James Tenney, Swell Piece (1967): Comprising just 71 words, Swell Piece is one of ten short, mostly text and graphic compositions known as the “Postal Pieces” after the composer’s habit of sending them to friends on the backs of postcards. Dedicated to artist Alison Knowles, Swell Piece calls for an ensemble of any size larger than three, using any instruments, to play “one long tone after another,” beginning “as softly as possible, build[ing] up to a maximum intensity, then fad[ing] away again into (individual) silence.” Through the use of such a simple, unadorned, and unvarying musical structure, the work reaches beyond musical artifice and toward a meditative perceptual state. “After they’ve heard the first 20 seconds of the piece,” Tenney said, the audience “can almost determine what’s going to happen the whole rest of the time. When they know that’s the case, they don’t have to worry about it anymore. They . . . can begin to really listen to the sounds, get inside them, notice the details, and consider or meditate on the overall shape of the piece, simple as it may be.”


Joe Cunningham (tenor sax) is a Michigan transplant who studied at Central Michigan University and Wayne State University. In addition to being a member of and composer for The Blue Cranes, Joe has played with Wayne Horvitz, The Decemberists, Spoon, Laura Gibson, Laura Veirs, Cass McCombs, and Point Juncture, WA, among many others.

Matt Hannafin (percussion) studied with percussionists Kavous Shirzadian, Jamey Haddad, and Glen Velez, as well as composer La Monte Young and vocal legend Pandit Pran Nath. Active in Persian classical music, improvised music, and experimental music, he has performed with everyone from electronic musicians to chamber groups, at venues from the United Nations General Assembly Hall to CBGBs.

Christian Pincock (trombone + electronics) is a trombonist, composer, and educator who creates and works within a wide range of music. With a firm background in jazz performance and composition, he performs and leads workshops in Seattle and across the USA, mainly on solo trombone with custom electronics.

Andy Rayborn (baritone sax) lives in Portland, Oregon. He performs music for solo bass clarinet and electronics as Paper Gates and is currently working on a new project for solo baritone saxophone. He likes to write ’zines about music and spends a considerable amount of time trying to think of ways to sneak onstage with more popular and successful musicians.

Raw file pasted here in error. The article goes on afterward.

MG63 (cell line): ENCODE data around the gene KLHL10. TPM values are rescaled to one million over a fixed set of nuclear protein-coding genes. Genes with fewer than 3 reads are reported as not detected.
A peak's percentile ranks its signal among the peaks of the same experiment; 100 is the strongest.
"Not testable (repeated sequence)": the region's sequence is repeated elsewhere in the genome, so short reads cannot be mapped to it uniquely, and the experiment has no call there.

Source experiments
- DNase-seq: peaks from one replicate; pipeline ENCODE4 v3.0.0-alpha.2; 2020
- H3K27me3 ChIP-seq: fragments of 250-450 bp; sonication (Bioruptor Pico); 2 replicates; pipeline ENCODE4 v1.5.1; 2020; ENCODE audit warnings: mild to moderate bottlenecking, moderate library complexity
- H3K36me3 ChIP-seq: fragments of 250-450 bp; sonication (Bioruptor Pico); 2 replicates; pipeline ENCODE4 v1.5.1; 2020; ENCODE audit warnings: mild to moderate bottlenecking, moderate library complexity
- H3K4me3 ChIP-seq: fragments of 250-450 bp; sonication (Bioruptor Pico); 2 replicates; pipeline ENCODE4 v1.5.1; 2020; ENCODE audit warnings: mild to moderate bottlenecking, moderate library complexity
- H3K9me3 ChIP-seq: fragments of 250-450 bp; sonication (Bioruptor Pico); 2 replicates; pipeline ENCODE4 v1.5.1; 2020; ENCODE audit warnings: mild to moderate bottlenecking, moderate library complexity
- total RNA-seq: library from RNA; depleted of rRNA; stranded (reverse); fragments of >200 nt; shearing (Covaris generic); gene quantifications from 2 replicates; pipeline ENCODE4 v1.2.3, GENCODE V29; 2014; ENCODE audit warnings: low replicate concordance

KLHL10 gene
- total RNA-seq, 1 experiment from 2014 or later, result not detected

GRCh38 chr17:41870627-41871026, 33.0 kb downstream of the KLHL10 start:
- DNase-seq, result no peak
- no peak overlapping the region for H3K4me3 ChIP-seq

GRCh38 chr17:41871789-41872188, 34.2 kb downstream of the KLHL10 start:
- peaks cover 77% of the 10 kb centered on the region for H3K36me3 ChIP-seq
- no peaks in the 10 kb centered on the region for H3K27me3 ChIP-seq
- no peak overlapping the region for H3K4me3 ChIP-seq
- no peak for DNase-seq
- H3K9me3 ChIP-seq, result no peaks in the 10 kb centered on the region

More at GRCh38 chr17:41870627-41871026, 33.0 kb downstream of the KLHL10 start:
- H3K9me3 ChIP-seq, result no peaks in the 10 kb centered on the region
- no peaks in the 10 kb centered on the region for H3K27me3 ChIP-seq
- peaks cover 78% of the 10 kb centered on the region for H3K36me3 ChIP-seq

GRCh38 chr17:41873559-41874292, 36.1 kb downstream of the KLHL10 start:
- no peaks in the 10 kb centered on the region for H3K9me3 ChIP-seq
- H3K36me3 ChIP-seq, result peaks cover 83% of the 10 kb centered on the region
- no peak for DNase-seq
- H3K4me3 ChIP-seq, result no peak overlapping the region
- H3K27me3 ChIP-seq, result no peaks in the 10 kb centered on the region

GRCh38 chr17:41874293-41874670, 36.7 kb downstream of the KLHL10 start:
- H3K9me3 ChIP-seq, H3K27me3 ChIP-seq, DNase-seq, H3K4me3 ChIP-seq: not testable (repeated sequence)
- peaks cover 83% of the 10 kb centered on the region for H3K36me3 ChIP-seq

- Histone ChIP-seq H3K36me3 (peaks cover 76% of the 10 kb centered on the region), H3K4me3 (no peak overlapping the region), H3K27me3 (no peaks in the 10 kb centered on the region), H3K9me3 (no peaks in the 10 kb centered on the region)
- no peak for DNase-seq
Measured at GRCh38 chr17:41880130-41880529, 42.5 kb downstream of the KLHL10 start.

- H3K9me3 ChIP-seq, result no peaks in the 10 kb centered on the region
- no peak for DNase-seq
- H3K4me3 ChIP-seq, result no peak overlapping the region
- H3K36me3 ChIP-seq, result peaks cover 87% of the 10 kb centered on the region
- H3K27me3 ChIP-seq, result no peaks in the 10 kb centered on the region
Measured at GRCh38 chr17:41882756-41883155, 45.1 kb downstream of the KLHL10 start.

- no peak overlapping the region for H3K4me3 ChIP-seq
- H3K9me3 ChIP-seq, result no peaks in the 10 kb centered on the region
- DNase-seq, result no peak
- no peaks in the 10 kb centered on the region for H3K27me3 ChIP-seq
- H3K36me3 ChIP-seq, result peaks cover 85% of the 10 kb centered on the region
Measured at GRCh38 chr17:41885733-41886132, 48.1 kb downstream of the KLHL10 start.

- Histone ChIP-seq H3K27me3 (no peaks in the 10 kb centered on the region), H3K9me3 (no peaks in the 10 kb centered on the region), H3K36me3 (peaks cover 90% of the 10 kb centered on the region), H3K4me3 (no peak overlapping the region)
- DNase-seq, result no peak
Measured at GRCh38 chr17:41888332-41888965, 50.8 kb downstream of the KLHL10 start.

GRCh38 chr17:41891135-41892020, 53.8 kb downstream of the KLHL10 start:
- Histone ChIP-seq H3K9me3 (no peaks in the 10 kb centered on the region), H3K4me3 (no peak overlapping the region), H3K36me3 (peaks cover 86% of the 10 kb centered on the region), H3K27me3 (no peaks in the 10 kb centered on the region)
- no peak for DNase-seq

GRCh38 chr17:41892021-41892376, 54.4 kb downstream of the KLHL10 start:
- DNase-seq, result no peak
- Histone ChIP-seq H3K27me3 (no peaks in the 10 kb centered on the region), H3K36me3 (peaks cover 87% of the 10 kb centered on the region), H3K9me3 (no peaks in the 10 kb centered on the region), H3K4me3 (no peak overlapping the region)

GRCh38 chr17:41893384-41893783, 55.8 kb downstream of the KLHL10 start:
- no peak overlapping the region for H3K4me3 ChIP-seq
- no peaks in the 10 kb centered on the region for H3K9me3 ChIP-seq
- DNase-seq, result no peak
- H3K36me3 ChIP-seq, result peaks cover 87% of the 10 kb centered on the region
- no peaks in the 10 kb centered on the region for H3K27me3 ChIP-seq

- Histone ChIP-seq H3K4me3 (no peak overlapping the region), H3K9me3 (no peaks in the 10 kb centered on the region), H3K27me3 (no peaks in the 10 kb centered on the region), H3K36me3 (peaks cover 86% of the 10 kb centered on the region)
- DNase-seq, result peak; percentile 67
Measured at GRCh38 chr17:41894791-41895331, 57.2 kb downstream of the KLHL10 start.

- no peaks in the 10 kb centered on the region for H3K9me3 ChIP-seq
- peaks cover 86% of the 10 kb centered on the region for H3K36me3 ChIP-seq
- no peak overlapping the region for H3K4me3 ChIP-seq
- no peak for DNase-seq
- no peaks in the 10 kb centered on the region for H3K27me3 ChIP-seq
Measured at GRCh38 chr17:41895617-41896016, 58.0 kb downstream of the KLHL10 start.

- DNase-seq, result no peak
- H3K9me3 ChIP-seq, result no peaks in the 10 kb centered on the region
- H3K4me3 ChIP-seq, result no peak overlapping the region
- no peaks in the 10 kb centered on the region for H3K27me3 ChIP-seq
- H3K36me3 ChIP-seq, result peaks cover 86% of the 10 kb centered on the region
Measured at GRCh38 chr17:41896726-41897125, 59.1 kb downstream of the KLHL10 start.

John C. Savage (flute, alto sax) has performed and recorded with, among others, the Billy Fox Ensemble with Mark Dresser, the avant world-jazz duo Cartridge, The Brooklyn Qawwali Party, the Andrew Hill Big Band, The Kitsune Ensemble, Point to Line (with flutist Lisa Bost-Sandberg), composer-drummer Ken Ollis, and the poetry/music duo Thick In The Throat, Honey. He has received honors and awards from the Atlantic Center for the Arts, the Oregon Arts Commission, The College Music Society, and the Portland-based Regional Arts and Culture Council, and holds a PhD from New York University in flute performance.

Jonathan Sielaff (bass clarinet + electronics) cut his musical teeth in rock bands, New Music ensembles, and various schools of improvisation, but most enjoys exploring the territory that exists between genres, often amplifying his bass clarinet and processing it with guitar pedals (he is also, conveniently, a guitarist). His primary musical project is the duo Golden Retriever, with electronics player Matt Carlson. They’ve released numerous tapes, CDs, and LPs, including albums on the Root Strata and Thrill Jockey labels. Jonathan resides in Portland.

Evan Spacht (trombone) completed his undergraduate studies at the Colburn Conservatory School of Music in Los Angeles and mentored under Michael Pisaro, Ulrich Krieger, and Mark Trayle in the Composer/Performer program (Experimental Sound Practices) at CalArts, earning his MFA in 2014. He has performed as a soloist on bass trumpet, euphonium, and trombone with the International Ensemble Modern Academy, Innsbruck, Austria, and performs as half of the minimalist electroacoustic tape experiment duo PANTING.


The Extradition Series presents quarterly concerts of composed and improvised New Music and works from the 20th century experimental tradition. The series is directed by Matt Hannafin and presented by the Creative Music Guild.

All photos and audio produced solely by Sean Ongley for THRU Media.

Sean Ongley

By Sean Ongley

Co-Founder of THRU Media. A background in non-profit, music, and radio preceded my ambitions here. Now, I aspire to produce new media and publish independent journalism at this site and beyond.

3 replies on “Swelling Drones Carried by Electric Wind”

“With the increasingly compressed sound that we consume most of the time, the subtlety of this music might be disquieting.”

This paragraph, the sound equalling space discourse, and then going to those public spaces in the next paragraph was a cool way to think about it. It made me feel an affection I haven’t before (at least not on the surface) for the experience of sound, like I would for the sense of touch or something.

For some reason it made me think of the piano on W Burnside too, where people can just play. I like the sounds of a city, and that piano running along with the traffic and whatever else, sounds and looks and feels like perfect harmony. France now has pianos in over 100 train stations. For the public to just play.